JOURNAL ARTICLE

Incidence of invasive squamous cell carcinomas in biopsy-proven squamous cell carcinomas in situ sent for Mohs micrographic surgery

Gary S Chuang, Linh K Lu, Deborah L Cummins, Hong Wu, Daniel Finn, Gary S Rogers, Dennis Lee
Dermatologic Surgery: Official Publication for American Society for Dermatologic Surgery [et Al.] 2012, 38 (9): 1456-60
22734860

BACKGROUND: Squamous cell carcinoma (SCC) in situ (SCCIS) is often treated without any pathologic confirmation of tumor clearance. It is unclear how often an invasive SCC is harbored within a lesion in which the initial biopsy demonstrated SCCIS because of inadequate sampling. This study examines the final histologic diagnosis of cases in which the initial biopsies were diagnosed as SCCIS and evaluates factors that may correlate with a histologic upstaging of the diagnosis.

METHODS: We prospectively recruited 29 consecutive patients with biopsy-proven SCCIS sent for Mohs micrographic surgery (MMS). Each tumor underwent MMS, and the central blocks of the Mohs debulking specimens were horizontally sectioned at 30-μm intervals until exhausted. A fellowship-trained Mohs surgeon and a board-certified dermatopathologist processed and examined these sections to determine the final histologic diagnosis of the tumor.

RESULTS: Of the 29 subjects with biopsy-proven SCCIS, nine were found to harbor invasive SCC on final histology. Of the remaining lesions, seven had residual SCCIS, whereas the rest exhibited only actinic keratoses or scars. Approximately 31% of lesions showed evidence of invasive SCC. Correlating the clinical characteristics of the lesions with their corresponding final histologic diagnoses, the lesions harboring invasive SCC were more likely to demonstrate clinical signs of residual tumor (scales and papular changes) and be larger than 1.4 cm in diameter.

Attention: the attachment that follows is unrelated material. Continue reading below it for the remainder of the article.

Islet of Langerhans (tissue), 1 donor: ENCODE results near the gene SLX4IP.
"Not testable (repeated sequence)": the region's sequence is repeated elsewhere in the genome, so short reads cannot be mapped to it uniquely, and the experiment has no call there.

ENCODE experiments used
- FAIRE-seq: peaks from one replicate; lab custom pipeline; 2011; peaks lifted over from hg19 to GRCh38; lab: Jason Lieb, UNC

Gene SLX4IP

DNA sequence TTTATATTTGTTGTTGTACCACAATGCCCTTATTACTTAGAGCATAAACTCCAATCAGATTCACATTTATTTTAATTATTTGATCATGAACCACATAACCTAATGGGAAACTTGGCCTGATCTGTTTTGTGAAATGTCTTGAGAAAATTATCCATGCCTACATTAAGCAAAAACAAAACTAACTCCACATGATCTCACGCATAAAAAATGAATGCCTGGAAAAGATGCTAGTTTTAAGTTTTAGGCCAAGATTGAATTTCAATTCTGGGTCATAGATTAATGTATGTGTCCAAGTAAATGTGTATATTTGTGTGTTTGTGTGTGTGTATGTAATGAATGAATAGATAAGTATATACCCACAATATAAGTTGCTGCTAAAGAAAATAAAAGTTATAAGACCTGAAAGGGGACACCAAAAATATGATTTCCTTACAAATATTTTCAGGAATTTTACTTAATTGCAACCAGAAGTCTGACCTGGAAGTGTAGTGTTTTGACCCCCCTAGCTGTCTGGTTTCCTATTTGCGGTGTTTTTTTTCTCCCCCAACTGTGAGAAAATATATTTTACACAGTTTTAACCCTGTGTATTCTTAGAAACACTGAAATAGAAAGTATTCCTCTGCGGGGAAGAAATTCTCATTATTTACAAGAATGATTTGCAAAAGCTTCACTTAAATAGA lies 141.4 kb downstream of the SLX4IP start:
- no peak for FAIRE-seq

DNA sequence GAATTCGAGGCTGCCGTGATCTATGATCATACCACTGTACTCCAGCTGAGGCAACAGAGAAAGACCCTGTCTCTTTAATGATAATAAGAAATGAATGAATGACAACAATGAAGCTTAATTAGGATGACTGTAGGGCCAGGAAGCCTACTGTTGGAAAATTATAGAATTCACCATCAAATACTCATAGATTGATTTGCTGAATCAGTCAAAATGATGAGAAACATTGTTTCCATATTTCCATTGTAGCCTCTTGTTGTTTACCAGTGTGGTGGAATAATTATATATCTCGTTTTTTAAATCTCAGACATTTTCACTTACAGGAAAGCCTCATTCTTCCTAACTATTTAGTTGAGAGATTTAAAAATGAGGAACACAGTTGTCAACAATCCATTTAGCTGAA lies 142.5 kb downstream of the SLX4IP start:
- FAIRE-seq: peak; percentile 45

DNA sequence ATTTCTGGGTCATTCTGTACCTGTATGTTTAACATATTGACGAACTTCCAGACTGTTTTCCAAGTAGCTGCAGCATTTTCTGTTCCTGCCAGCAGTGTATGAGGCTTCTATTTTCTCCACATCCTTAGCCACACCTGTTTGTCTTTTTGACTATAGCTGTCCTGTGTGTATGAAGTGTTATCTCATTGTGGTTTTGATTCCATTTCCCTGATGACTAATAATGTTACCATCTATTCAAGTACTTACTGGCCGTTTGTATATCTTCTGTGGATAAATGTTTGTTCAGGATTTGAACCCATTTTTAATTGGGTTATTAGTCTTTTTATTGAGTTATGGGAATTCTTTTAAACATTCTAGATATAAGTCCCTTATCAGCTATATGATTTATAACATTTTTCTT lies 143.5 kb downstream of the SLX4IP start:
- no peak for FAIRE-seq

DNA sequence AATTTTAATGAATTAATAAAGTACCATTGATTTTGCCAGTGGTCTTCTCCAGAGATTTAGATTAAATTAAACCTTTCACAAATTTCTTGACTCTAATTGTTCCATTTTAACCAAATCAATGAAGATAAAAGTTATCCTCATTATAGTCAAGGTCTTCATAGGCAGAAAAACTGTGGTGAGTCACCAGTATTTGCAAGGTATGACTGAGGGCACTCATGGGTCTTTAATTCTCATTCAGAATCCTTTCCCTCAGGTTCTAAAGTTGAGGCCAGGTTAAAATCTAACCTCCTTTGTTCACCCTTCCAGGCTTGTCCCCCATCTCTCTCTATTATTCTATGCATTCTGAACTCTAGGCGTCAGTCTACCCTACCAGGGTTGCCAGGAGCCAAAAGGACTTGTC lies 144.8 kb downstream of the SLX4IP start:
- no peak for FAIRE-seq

LIMITATIONS: Our experience at a single institution in the northeastern United States may not be reflective of a wider population. There is also a possible referral bias, because only lesions with high clinical suspicion for invasive SCC were referred for MMS.

CONCLUSION: Although biopsy-proven SCCIS is often treated with modalities that are best suited for superficial disease and do not involve a final pathologic confirmation of clearance (e.g., cryotherapy, electrodesiccation and curettage), this study demonstrated that up to 31% of biopsy-proven SCCIS lesions may harbor invasive SCC. Clinical signs of residual tumor and a diameter larger than 1.4 cm are statistically significant predictors of underlying invasive SCC. These data suggest that treatment modalities that include histologic control of tumor removal should also be strongly considered for the treatment of select biopsy-proven SCCIS meeting the above criteria.

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